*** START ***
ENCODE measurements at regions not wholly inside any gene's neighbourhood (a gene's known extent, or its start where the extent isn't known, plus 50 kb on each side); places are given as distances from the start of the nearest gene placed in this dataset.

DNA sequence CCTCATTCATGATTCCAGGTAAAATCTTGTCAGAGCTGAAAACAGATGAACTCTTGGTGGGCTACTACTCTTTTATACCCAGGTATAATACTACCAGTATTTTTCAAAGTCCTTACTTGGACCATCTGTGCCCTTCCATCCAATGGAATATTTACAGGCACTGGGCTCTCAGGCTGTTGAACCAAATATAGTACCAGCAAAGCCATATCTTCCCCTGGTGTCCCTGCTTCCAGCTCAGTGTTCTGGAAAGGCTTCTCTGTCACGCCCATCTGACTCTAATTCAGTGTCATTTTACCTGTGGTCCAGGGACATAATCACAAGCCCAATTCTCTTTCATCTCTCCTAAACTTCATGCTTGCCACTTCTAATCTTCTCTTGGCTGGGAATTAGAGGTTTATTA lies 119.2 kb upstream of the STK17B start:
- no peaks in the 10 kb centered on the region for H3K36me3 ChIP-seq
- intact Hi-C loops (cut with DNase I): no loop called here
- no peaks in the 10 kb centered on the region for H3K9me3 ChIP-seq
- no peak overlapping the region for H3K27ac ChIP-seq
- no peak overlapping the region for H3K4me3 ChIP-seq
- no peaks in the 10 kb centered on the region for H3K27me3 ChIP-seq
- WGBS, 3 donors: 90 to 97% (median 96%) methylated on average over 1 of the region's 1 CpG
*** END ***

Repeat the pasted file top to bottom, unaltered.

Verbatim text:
ENCODE measurements at regions not wholly inside any gene's neighbourhood (a gene's known extent, or its start where the extent isn't known, plus 50 kb on each side); places are given as distances from the start of the nearest gene placed in this dataset.

DNA sequence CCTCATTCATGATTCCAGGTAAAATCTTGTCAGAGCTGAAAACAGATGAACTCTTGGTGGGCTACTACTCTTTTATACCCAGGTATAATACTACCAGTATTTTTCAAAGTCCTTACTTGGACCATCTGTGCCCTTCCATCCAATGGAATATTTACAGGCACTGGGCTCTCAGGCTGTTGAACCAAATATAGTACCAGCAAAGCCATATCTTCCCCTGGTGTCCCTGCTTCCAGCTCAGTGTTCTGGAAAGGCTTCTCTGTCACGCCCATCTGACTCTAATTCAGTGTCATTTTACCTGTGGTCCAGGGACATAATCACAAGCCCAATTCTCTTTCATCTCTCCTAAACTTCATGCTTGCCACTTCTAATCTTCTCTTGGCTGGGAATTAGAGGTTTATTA lies 119.2 kb upstream of the STK17B start:
- no peaks in the 10 kb centered on the region for H3K36me3 ChIP-seq
- intact Hi-C loops (cut with DNase I): no loop called here
- no peaks in the 10 kb centered on the region for H3K9me3 ChIP-seq
- no peak overlapping the region for H3K27ac ChIP-seq
- no peak overlapping the region for H3K4me3 ChIP-seq
- no peaks in the 10 kb centered on the region for H3K27me3 ChIP-seq
- WGBS, 3 donors: 90 to 97% (median 96%) methylated on average over 1 of the region's 1 CpG